On Tagging

I’ve been talking with a few people recently about the phenomenon of tagging (not the grafitti kind), or “folksonomies,” if you will. The common opinion seems to be that of skepticism. That organization by user-created “tags” or keywords is inherently flawed because multiple users will tag something differently. What happens when one person tags a photo of a VW bug with “automobile” and another tags it with “car”? To me that seems like the beauty of the system, the diversity of classification. Chances are you’ll get another person, or better yet, multiple people, who end up tagging it with both “automobile” and “car”. The system now has enough information to know that in some ways “automobile” and “car” are related and should maybe be placed in the same group.

Flickr has figured this out with their clusters. Here’s a good example of Flickr’s clusters doing their thing, with the word “beetle.” We get one cluster for Volkswagens and one for insects. But there’s also a third cluster thrown in there with the word “macro” similar to the insects cluster. Is it perfect? No, but it’s not bad.

How does del.icio.us handle things? When you add a new bookmark or link to your del.icio.us account, they provide a brief list of suggested tags based on tags that other users’ have entered. This helps with some of the ambiguity, but again it isn’t foolproof. When you’re adding a new site that has never been bookmarked before in del.icio.us, well, you’re on your own. Or head to Tagyu to get some recommendations.

Despite the trouble of relying on imperfect people to classify information on their own, I still think that tagging is where we’re headed in the next big search revolution. In fact, if you think about what Google did with their search and Pagerank, it’s basically a “folksonomy.” Website A links to Website B with the word “automobiles.” Website B now scores a higher pagerank for the word. Who would ever have thought that would make for a good way to search the Internet? For better, or worse, but mostly better, Google has treated hyperlinks as a kind of tag, or descriptor. The flaws in this system are obvious. I mean, look, I just linked to a Wikipedia entry about Google-bombing, using the word “worse.” Does that entry have anything to do with “worse”? It’s a stretch, but not really.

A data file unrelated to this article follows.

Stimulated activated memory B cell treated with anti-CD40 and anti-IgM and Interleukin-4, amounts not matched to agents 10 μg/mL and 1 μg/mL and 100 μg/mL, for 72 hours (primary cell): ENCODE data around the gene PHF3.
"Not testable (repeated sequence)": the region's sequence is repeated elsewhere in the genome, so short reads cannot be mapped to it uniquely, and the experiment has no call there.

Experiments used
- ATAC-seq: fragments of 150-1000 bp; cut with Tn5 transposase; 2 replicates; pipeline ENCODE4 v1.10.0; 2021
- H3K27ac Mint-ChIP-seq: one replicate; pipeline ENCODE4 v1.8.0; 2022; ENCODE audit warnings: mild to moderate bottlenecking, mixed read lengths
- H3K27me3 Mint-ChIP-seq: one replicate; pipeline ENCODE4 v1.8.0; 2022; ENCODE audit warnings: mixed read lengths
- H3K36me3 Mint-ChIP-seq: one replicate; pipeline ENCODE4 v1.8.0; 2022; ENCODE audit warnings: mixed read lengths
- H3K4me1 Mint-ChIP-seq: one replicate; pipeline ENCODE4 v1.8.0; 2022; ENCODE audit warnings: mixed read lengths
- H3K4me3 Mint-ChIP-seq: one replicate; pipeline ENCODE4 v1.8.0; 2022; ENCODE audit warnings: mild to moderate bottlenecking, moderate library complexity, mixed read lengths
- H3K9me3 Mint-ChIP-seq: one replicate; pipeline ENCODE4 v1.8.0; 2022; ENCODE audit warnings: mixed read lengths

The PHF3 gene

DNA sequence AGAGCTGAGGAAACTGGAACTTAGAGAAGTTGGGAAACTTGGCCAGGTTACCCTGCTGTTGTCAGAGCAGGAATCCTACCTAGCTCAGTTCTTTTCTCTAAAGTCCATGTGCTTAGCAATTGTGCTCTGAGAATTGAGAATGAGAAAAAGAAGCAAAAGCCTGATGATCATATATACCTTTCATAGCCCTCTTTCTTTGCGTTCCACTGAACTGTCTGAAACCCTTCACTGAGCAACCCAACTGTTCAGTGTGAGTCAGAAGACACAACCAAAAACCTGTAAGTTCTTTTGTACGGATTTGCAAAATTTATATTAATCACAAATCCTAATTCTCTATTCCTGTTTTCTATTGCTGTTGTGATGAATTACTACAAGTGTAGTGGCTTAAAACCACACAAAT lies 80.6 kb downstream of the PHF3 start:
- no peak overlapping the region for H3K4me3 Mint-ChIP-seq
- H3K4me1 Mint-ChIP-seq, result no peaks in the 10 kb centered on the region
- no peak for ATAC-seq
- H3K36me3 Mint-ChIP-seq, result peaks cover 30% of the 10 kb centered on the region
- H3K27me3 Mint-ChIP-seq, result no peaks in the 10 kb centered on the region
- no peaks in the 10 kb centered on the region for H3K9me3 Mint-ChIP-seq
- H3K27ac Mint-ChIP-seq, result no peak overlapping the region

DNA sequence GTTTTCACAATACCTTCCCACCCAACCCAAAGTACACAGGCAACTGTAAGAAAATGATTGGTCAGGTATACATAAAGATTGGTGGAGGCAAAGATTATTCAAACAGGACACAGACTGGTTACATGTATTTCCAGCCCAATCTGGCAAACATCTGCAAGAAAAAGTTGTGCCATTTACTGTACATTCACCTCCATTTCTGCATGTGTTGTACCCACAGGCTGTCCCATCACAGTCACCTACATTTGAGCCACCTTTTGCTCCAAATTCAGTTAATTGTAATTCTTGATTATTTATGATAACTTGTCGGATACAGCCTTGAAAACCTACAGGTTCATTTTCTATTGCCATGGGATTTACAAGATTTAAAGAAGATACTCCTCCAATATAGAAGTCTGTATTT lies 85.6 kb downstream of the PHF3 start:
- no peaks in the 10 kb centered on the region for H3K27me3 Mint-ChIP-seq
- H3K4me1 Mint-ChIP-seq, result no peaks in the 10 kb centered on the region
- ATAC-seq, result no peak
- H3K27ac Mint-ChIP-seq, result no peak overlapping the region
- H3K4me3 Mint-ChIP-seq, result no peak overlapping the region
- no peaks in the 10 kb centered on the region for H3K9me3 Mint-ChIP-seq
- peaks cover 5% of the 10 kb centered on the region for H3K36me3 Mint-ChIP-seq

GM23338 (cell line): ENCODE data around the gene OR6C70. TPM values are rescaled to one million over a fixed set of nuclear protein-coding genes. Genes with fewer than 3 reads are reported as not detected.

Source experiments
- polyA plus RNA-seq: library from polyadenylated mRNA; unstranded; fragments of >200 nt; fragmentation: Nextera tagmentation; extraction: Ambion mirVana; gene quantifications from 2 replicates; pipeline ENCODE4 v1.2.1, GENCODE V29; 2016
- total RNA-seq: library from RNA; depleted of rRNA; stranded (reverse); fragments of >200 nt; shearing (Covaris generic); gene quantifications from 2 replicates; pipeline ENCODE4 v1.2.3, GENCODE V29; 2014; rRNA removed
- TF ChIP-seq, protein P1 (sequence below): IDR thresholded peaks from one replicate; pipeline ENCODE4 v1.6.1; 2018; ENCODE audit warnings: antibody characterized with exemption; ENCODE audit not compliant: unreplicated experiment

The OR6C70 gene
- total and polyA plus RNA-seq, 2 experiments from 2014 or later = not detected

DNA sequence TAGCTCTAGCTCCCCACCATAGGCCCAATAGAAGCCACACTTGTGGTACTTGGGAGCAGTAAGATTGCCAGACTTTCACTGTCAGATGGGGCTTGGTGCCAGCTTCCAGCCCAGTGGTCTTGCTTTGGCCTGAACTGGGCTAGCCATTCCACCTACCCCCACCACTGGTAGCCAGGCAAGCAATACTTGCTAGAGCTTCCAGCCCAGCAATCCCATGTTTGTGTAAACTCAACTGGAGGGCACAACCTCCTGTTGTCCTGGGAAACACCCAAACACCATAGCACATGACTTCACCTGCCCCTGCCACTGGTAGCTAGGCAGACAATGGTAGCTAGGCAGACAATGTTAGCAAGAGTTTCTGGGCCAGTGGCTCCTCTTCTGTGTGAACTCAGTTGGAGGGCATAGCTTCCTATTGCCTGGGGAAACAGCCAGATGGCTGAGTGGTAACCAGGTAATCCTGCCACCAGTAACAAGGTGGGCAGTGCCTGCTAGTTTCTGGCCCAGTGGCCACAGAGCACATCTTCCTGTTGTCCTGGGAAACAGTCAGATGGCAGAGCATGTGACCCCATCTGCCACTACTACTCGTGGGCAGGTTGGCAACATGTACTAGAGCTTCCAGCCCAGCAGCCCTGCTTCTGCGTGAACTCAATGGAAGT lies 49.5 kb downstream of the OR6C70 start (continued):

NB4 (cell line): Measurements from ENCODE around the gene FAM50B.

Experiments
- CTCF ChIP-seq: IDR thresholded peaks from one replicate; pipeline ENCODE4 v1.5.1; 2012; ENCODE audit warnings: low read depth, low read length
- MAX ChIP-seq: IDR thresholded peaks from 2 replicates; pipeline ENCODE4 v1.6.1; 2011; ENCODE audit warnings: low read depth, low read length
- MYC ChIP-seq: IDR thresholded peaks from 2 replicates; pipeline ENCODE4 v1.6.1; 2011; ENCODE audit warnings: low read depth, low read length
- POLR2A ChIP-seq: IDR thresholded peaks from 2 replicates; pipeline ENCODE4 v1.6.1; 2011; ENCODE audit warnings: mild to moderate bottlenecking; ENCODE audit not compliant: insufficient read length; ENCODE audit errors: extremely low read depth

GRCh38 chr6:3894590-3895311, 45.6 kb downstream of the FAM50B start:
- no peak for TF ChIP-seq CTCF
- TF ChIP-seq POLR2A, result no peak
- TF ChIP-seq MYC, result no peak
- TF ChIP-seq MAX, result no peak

Whichever big internet player grabs an established system like del.icio.us next (I’m rooting for Yahoo!), will have a whole heck of a lot of classified, and categorized websites, ripe for integration with the next generation search. We’ll start to see more blogging software with tags built-in, and photos, links and music all tagged interconnectedly. I can’t wait to see the results. Not to mention the dawn of tag-spam. Spag?

Comments

4 Comments so far. Leave a comment below.
  1. affinity != equivalence =(

  2. I don’t think I said it did.

    affinity (sometimes) ≅ equivalence
    and,
    affinity (more often) ≅ relation
    and certainly,
    affinity (sometimes) != anything

    Nothing’s perfect.

  3. Well, you said: ‘The system now has enough information to know that in some ways “automobile? and “car? are related and should maybe be placed in the same group.’

    What the system has is the knowledge that there is an affinity between automobile and car. That could mean equivalence, it could mean relation, or it could mean nothing. So concluding that “[they] are related and maybe they should be placed in the same group” isn’t really correct, is it?

    I spent a little time on flickr looking for commonalities between words like “leaf” and “leaves” and “tree” and “fall” and “autumn” on flickr and it looks to me that flickr doesn’t have the capability to determine equivalence or relation based on overlapping keywords or dictionaries. What folksonomy happening there is being twisted by the “interestingness” flickr rating and editorial intervention; it’s (at least partly) a controlled vocabulary. The fact that it’s at least partly self-controlled is kinda interesting but will no doubt lead to bizarre results (like you said, googlebombing is not possible without folksonomies, and people are perverse).

  4. lopolis,

    Semantics. Instead of “are related” I should have used “have an affinity.”

    Yeah, Flickr’s system seems to add weighting with other variables such as their “interestingness.” I still wonder how much of it is automated as opposed to editorial intervention. If “interstingness” is calculated by most-viewed images and most comments, and weighted accordingly in a cluster, the results would be a hierarchy of the “best” results. Prime (as in juicy, not unfactorable) algorithms and logic to apply to the next search engine.

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